City target Hughes after Sven sacking

Last updated : 02 June 2008 By Ben Collins

Of course, the decision wasn't mutual - Eriksson was forced out by clueless City owner Thaksin Shinawatra - but at least the popular Blues boss is no longer in limbo.

It was painful seeing pictures of him in Thailand and Hong Kong over the last couple of weeks, when he had been forced to lead an inexperienced City side on the post-season Asian tour.

Every time he was put in front of the cameras and the press it was clear he didn't want to be there and knew his days were numbers. Given his sterling service to the club in his one year in charge, he deserved better.

I think most City fans were hoping the news we had been awarded a place in next season's UEFA Cup might result in a change of heart by Shinawatra and that Sven would remain in charge next season.

But it now seems Shinawatra was merely delaying the inevitable until a convenient time to break the news.

While Eriksson is now in Mexico for talks about becoming their new national team coach, City begin their search for Sven's successor.

Jose Mourinho is obviously out of the equation after returning to management as Inter Milan coach but the Blues have been granted permission to speak to Blackburn boss Mark Hughes.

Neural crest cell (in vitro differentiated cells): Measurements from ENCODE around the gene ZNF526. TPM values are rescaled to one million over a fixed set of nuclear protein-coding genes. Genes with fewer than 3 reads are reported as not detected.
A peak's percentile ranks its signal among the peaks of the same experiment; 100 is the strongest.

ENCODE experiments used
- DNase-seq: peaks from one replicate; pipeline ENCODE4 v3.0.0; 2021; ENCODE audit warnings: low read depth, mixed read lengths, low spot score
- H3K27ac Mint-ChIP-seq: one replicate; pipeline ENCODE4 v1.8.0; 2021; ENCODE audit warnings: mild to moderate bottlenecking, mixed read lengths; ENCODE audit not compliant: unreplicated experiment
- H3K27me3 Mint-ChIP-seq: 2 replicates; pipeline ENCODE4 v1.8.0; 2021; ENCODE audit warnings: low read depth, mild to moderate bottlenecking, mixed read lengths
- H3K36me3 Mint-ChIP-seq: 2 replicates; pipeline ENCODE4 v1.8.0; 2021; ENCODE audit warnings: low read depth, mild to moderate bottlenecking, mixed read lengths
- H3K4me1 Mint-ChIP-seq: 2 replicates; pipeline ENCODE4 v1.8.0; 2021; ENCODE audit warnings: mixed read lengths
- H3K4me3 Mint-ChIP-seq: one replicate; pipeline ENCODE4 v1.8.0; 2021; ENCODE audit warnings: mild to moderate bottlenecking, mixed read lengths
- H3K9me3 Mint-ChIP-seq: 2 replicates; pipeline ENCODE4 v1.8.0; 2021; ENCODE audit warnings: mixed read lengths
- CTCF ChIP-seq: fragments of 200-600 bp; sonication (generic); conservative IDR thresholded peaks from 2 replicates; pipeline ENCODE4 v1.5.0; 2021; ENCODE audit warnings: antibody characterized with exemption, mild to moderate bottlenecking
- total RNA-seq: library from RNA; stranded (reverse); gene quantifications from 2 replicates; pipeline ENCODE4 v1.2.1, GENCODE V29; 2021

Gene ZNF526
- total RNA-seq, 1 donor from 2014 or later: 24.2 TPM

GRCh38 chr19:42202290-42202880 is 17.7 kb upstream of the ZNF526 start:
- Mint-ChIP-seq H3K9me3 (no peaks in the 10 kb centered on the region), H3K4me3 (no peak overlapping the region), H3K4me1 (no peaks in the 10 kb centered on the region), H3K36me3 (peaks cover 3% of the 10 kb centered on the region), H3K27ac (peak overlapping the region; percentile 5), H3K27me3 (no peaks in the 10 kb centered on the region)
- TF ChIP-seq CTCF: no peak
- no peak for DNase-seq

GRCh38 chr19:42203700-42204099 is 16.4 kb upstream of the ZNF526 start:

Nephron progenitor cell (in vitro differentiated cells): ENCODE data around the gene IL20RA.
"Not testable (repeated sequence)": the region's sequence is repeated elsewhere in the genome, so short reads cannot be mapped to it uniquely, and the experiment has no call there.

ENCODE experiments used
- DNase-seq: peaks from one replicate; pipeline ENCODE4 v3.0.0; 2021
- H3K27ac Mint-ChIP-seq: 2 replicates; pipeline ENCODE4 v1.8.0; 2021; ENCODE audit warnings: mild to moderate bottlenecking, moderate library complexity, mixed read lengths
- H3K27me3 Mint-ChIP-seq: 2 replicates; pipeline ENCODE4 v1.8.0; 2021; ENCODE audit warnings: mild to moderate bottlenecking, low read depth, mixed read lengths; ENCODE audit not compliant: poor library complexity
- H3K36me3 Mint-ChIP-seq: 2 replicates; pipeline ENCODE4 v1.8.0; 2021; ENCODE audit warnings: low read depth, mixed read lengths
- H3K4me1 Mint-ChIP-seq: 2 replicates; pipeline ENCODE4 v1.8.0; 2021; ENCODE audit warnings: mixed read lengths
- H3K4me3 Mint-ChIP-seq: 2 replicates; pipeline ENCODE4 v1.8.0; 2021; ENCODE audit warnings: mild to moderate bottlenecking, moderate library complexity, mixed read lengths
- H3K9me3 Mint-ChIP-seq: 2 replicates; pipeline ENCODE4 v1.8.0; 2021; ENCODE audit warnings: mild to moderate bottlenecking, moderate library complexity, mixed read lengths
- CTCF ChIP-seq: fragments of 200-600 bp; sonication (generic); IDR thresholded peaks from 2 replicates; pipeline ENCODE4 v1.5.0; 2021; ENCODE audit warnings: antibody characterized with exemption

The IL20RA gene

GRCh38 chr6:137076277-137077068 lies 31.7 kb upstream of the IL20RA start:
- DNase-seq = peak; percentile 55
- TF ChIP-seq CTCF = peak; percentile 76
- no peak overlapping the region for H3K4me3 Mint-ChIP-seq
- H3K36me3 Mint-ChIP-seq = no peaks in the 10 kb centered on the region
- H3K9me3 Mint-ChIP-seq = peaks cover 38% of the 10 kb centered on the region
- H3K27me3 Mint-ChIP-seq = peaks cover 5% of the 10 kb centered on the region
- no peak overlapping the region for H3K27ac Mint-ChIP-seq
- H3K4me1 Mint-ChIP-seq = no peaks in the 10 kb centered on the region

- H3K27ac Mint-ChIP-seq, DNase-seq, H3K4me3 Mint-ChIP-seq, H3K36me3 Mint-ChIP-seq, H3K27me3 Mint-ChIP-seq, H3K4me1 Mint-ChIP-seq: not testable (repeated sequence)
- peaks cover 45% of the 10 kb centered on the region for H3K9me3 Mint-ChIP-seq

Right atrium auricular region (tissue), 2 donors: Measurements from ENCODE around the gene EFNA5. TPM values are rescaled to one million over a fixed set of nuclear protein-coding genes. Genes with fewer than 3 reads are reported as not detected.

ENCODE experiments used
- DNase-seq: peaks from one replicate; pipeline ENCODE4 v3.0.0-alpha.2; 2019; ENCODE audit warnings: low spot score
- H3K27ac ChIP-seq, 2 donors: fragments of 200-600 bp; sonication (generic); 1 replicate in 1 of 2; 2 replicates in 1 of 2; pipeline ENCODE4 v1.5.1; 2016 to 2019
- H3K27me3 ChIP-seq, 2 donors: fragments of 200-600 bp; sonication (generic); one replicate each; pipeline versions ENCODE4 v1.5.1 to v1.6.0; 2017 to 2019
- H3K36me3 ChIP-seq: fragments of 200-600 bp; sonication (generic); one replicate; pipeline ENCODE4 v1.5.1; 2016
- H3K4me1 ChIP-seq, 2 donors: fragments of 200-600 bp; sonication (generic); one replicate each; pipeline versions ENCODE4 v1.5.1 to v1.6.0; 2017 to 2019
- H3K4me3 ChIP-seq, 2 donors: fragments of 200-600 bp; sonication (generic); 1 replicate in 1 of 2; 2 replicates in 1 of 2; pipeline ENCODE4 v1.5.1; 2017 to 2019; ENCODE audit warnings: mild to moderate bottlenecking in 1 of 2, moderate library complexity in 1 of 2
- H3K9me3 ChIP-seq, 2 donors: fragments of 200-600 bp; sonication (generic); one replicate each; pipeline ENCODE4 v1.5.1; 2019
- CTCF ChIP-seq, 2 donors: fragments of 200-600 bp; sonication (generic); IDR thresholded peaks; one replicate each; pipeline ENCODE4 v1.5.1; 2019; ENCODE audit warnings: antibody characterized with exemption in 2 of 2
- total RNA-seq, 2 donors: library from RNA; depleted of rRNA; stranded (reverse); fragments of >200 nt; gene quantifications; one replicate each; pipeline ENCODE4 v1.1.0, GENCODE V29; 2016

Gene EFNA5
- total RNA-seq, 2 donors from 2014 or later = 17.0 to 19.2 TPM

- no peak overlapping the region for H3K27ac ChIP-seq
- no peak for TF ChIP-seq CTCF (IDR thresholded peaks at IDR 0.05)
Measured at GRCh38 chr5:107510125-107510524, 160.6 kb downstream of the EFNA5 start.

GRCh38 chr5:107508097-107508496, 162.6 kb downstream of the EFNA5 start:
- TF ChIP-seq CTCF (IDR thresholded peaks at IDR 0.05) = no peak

The former United and Chelsea striker has already been linked with the vacant Chelsea job having led Blackburn into Europe twice in three-and-a-half years at Ewood Park and is ready for a new challenge.

"Mark has made it clear to the board he would like the opportunity to talk to Manchester City," read a Blackburn statement.

"In view of this, the board have decided reluctantly to give permission subject to terms and conditions acceptable to Blackburn Rovers being agreed with Manchester City in advance."

One wonders what our friends over at Old Trafford make of that given Hughes is seemingly in their sights to replace Fergie when he finally decides to retire.

With Hughes in demand, Blackburn can probably name their price, leaving City well out of pocket on top of Eriksson's pay-off, to which he's fully justified I might add.

But that's the price Shinawatra has to pay if he wants to axe our most successful coach in decades. The phrase, 'if it ain't broken' comes to mind!

Still, the fact City are targeting an up-and-coming British manager rather than some high-profile foreign coach just beause of his name is a more positive sign for the future of the club.

Hughes will be doing well to achieve the same success as quickly as Sven, but should he deliver, I'd soon forget he's a United legend.